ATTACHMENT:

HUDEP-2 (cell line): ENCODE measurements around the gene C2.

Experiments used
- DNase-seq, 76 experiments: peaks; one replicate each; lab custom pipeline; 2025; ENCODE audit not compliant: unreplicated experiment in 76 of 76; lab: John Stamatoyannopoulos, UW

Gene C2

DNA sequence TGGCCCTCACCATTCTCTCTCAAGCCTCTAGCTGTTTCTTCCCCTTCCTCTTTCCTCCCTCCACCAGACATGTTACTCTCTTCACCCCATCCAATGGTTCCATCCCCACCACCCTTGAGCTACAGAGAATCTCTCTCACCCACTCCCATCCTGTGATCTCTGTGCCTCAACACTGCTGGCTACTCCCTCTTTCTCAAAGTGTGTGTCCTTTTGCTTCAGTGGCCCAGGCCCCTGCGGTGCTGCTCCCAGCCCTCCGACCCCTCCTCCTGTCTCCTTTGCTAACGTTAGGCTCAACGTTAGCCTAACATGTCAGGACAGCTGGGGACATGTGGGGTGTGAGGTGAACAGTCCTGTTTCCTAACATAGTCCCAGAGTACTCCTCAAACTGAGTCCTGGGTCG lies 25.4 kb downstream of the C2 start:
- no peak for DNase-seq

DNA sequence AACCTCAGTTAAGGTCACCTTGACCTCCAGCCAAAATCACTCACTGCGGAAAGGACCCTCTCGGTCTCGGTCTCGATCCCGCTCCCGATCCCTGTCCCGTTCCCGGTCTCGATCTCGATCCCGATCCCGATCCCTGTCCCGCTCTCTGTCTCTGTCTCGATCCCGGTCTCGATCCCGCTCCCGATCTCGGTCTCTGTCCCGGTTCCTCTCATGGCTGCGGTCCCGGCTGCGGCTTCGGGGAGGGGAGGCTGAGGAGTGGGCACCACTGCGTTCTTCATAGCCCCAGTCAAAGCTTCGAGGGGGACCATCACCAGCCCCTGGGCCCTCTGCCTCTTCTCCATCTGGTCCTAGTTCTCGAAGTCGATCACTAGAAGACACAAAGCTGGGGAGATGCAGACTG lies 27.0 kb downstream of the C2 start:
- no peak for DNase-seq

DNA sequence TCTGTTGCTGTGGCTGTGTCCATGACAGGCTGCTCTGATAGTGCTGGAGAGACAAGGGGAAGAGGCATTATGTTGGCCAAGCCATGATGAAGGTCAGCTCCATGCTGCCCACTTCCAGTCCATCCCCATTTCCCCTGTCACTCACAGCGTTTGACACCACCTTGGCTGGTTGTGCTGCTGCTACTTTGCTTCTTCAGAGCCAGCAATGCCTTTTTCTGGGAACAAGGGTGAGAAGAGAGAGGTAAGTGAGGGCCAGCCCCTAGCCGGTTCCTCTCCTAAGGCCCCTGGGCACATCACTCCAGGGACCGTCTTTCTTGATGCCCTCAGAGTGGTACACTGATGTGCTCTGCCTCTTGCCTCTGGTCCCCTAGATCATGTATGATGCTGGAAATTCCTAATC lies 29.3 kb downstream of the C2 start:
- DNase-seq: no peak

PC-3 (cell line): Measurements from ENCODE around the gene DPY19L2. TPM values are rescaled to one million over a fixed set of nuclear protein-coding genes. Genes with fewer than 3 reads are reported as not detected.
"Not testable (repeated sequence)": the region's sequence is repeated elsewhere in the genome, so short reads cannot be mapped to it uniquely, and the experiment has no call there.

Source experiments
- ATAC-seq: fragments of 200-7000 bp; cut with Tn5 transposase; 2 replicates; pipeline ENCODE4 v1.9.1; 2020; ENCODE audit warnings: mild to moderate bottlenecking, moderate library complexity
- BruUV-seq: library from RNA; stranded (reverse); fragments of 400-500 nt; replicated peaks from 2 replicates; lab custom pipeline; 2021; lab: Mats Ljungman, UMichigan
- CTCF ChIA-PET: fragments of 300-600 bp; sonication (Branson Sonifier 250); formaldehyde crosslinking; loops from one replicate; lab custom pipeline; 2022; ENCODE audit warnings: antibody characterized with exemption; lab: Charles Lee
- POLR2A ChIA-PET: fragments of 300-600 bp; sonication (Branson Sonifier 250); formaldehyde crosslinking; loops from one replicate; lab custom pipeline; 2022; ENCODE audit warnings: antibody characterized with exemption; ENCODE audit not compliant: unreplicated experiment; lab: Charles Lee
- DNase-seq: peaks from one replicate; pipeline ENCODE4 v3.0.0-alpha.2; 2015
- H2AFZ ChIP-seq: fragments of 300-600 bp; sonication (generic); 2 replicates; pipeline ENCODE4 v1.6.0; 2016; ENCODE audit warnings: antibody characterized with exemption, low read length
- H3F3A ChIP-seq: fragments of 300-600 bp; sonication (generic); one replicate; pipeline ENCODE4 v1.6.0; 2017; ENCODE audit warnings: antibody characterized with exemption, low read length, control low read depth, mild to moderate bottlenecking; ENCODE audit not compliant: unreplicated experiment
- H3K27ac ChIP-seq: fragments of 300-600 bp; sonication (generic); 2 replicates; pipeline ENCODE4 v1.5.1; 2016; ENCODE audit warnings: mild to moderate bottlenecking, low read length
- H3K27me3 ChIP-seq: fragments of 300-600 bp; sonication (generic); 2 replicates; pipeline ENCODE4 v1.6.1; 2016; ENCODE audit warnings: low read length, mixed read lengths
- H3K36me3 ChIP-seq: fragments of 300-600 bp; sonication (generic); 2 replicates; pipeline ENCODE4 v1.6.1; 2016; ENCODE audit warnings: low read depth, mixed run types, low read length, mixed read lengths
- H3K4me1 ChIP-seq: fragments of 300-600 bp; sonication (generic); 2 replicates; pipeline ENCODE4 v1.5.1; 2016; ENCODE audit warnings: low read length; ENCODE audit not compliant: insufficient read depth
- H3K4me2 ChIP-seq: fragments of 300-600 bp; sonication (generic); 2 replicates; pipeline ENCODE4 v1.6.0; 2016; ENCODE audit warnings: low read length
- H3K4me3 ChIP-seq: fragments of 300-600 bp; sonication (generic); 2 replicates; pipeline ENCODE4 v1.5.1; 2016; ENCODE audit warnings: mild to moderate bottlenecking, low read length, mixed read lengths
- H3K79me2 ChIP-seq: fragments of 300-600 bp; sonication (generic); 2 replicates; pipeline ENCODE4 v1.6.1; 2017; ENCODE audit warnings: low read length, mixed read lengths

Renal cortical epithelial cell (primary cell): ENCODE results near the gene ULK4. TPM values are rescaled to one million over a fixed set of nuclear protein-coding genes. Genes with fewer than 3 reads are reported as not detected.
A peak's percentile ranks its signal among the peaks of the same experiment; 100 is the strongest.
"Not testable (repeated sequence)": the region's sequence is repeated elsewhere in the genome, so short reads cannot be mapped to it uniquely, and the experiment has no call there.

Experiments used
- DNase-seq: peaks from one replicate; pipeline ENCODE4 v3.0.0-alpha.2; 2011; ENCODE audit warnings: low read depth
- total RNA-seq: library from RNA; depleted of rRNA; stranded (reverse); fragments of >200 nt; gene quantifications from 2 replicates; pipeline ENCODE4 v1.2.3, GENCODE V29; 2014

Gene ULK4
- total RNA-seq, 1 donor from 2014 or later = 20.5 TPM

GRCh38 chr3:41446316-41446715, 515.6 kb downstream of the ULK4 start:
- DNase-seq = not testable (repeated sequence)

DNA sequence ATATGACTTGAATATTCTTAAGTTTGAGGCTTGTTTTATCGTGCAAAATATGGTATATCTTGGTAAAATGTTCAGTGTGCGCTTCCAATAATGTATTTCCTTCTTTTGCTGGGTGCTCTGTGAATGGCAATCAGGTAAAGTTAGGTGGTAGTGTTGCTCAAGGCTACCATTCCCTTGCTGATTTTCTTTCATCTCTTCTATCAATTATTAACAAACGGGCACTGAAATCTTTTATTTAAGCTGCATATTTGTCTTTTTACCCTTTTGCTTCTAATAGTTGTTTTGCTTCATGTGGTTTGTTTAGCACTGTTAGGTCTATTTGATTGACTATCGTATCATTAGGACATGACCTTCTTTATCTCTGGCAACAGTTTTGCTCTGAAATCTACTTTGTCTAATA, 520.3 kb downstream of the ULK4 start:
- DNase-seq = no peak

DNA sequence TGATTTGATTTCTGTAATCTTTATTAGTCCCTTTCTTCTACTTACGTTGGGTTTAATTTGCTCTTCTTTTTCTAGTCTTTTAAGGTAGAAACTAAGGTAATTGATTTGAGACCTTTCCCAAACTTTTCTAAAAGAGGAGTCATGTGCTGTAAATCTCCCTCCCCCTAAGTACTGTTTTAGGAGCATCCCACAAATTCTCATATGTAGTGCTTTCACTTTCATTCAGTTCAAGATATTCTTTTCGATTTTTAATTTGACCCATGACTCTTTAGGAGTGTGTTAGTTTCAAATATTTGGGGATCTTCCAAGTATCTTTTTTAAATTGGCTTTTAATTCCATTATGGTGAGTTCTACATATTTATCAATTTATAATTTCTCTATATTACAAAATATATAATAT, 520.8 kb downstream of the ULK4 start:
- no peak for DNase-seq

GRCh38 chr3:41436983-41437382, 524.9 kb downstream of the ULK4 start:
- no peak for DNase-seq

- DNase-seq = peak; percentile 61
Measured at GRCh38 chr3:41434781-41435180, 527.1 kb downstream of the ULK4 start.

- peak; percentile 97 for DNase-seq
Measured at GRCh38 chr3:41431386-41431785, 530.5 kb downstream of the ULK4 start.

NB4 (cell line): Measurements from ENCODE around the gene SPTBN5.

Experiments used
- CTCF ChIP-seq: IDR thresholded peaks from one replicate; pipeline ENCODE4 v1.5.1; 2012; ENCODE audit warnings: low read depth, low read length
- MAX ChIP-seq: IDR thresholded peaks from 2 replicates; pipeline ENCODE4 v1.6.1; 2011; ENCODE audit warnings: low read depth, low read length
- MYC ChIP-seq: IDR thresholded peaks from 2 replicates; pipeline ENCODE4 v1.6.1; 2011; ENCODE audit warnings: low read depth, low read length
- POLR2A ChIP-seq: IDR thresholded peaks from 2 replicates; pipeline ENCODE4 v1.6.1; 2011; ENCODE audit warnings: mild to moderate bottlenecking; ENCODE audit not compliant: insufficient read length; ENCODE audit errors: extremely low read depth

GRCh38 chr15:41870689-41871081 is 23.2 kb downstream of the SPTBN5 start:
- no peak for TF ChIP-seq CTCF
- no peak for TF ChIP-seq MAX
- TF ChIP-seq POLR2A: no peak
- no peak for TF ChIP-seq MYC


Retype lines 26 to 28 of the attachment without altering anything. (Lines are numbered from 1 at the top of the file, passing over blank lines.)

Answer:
- H3K4me3 ChIP-seq: fragments of 300-600 bp; sonication (generic); 2 replicates; pipeline ENCODE4 v1.5.1; 2016; ENCODE audit warnings: mild to moderate bottlenecking, low read length, mixed read lengths
- H3K79me2 ChIP-seq: fragments of 300-600 bp; sonication (generic); 2 replicates; pipeline ENCODE4 v1.6.1; 2017; ENCODE audit warnings: low read length, mixed read lengths

Renal cortical epithelial cell (primary cell): ENCODE results near the gene ULK4. TPM values are rescaled to one million over a fixed set of nuclear protein-coding genes. Genes with fewer than 3 reads are reported as not detected.